Theatrical performance is the theme of Section 5 in which Nicholas Royle (Chaper 12: ‘Julius Caesar and the Democracy to Come’, pp. 205-27) dwells on particular ‘instances of the iteraphonic’ (p. 221) in Shakespeare’s Julius Caesar, most notably the brief speech of the poet Helvius Cinna. In Chapter 13 (‘Shaw’s Caesars’, pp. 228-43) Niall Slater surveys Shaw’s version of Julius Caesar for the stage and his ‘attempt to rehabilitate Caesar as political genius’ (p. 241), a not wholly successful mission. Jane Dunnett in Chapter 14 (‘The Rhetoric of Romanità: Representations of Caesar in Fascist Theatre’, pp. 244-65) looks at the way Italian writers in the 1920’s and 1930’s employed Caesar in fascist propaganda. Some references to various plays have possibly crept in erroneously (pp. 254-55) since they are anonymous, giving only line numbers but no titles.

Section 6 dealing with war and revolution contains two chapters; the first by Jorit Wintjies (Chapter 15, ‘“Capitano” to “Great Commander”: The Military Reception of Caesar from the Sixteenth to the Twentieth Centuries’, pp. 269-84) assesses how the literary works of Caesar were employed by military tacticians and strategists, and how their value changed from textbook manual to a framework for character-building (but observe some inconsistence in naming political figures, pp. 271, 274); the second by Oliver Hemmerle (Chapter 16, ‘Crossing the Rubicon into Paris: Caesarian Comparisons from Napoleon to de Gaulle’, pp. 285-302) discusses how Caesar’s career and example were employed or avoided by French politicians in the two centuries following the destruction of the ancien régime. In an Afterword (Chapter 17, ‘A Twenty-first Century Caesar’, pp. 305-23), Wyke, rather than drawing together the various strands of the volume, introduces the in-vogue theme of comparing America and its leadership with the Roman empire and its rulers, primarily Caesar, in the context of recent world instability, and affirms that ‘this new mode of reception . . . makes such an urgent claim on our attention’ (p. 306). A full consolidated bibliography follows the last chapter, and throughout the body of the text there are a liberal number of interesting illustrations.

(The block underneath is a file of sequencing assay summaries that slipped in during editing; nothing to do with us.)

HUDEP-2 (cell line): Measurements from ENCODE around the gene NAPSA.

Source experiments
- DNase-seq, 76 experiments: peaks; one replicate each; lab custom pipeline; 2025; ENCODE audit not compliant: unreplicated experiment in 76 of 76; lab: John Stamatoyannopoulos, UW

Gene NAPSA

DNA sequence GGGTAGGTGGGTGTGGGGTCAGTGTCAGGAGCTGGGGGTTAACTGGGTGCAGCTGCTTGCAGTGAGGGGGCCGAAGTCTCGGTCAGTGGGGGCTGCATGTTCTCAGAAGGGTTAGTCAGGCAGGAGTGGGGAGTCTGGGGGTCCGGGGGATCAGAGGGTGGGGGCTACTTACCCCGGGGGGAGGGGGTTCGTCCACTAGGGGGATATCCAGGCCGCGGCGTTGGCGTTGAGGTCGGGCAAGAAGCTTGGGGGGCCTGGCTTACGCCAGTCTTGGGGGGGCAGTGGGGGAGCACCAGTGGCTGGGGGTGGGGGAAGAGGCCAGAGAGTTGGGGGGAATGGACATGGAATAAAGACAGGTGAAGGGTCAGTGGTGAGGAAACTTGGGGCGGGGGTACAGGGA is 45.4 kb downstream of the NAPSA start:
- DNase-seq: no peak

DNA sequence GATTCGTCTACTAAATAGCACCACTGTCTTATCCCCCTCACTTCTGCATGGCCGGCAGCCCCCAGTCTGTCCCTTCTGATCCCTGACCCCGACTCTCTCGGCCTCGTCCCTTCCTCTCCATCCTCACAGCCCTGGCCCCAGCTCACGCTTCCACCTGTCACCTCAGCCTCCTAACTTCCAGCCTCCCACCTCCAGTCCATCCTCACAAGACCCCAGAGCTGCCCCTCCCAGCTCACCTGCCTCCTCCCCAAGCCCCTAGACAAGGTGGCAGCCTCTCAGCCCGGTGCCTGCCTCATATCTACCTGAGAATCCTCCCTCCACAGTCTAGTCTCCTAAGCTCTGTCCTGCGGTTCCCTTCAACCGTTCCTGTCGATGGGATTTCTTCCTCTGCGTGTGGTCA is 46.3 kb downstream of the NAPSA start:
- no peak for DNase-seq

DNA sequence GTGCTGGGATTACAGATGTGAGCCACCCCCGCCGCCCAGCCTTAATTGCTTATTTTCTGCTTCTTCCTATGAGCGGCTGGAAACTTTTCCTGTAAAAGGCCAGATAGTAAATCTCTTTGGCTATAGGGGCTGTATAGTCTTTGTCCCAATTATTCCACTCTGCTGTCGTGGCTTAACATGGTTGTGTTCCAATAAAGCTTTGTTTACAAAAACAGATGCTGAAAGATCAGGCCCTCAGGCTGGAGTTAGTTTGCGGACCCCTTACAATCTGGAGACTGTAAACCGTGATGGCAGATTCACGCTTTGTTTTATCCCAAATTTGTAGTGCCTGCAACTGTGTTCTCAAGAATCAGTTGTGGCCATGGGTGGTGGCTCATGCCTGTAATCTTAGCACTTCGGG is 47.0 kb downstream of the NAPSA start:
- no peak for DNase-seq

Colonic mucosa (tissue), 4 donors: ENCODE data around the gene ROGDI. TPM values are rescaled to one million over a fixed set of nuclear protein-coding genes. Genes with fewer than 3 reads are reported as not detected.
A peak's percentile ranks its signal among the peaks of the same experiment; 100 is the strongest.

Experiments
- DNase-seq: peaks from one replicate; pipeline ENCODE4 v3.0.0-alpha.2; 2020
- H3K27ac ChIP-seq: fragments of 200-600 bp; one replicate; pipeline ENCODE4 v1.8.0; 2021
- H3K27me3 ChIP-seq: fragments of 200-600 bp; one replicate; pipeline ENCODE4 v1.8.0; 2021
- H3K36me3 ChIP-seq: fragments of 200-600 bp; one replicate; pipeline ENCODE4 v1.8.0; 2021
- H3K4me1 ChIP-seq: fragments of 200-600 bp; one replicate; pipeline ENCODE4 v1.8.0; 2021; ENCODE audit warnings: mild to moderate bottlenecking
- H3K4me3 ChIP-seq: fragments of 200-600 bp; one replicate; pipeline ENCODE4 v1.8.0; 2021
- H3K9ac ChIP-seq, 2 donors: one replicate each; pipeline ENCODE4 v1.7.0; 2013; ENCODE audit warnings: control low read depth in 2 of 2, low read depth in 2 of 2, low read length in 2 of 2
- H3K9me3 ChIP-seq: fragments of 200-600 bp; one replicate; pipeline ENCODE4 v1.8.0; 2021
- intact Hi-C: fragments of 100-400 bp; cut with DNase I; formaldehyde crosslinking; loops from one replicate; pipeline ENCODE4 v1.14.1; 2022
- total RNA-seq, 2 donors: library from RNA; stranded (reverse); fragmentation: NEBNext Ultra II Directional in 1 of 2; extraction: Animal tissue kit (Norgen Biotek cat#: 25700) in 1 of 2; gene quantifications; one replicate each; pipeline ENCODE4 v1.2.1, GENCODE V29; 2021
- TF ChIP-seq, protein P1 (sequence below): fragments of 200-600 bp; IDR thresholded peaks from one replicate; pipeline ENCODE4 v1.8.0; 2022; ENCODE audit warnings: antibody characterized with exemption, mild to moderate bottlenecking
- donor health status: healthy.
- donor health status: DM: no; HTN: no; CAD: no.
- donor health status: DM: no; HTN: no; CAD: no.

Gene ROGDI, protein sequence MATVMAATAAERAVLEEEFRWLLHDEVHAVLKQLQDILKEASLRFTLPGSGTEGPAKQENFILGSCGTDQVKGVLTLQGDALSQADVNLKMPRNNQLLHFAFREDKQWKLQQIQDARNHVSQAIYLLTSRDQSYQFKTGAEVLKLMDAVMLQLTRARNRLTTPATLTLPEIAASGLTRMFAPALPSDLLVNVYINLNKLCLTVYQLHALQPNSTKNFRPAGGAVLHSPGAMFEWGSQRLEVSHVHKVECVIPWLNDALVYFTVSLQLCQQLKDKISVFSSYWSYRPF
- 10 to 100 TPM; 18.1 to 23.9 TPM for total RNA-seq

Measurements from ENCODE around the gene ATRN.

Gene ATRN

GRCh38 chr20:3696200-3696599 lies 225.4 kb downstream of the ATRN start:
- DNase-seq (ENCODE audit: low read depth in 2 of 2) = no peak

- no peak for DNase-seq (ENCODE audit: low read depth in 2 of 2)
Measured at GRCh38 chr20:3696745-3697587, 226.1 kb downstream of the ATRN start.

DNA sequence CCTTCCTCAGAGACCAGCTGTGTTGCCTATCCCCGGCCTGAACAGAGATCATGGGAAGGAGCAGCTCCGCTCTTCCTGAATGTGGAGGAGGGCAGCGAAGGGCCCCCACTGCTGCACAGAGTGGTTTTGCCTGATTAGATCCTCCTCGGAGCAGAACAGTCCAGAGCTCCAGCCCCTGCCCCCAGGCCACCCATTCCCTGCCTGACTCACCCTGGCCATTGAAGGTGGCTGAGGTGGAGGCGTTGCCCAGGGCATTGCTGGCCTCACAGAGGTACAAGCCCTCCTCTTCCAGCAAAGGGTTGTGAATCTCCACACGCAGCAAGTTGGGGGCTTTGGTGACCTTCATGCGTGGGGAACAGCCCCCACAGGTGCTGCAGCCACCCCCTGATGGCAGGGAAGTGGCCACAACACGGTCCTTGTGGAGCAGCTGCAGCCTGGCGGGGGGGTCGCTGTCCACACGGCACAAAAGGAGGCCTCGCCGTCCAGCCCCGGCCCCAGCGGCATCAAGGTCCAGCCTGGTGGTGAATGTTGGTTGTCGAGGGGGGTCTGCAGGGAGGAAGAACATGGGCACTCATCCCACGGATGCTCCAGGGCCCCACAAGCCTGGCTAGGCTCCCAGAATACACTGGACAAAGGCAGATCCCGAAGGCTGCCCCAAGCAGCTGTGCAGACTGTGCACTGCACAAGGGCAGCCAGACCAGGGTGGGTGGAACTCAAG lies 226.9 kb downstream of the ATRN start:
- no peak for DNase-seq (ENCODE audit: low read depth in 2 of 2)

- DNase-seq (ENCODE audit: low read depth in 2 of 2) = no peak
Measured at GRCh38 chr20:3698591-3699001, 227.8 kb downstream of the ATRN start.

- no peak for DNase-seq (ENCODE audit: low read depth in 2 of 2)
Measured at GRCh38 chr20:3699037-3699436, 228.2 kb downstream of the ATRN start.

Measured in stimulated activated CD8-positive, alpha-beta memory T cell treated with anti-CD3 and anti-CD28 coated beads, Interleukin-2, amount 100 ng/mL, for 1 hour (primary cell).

The nomen Caesar has meant and continues to impart many things to many commentators, whether they are scholars, literary figures, even artists, nearly from the moment of the dictator’s death probably in perpetuo. The studies generated by Caesar’s ambition, glory, clemency, and literary output remain unequivocally buoyant: the volume edited by Wyke, although with content of variable quality -- to be expected in such a collection -- and perhaps not entirely cohesive but still mostly engaging, will, nonetheless, prove valuable for the initiated, especially those involved in Reception Studies, Kamm’s almost panegyric is very much for the ephebe, and I doubt that ‘this new book . . . will be indispensable’ (p. i). Yet, the opinions expressed and the arguments advanced in both works mean that they will join the ever growing reservoir of Caesar scholarship, and add still further aspects to the character, fame and legacy of one of history’s most influential figures.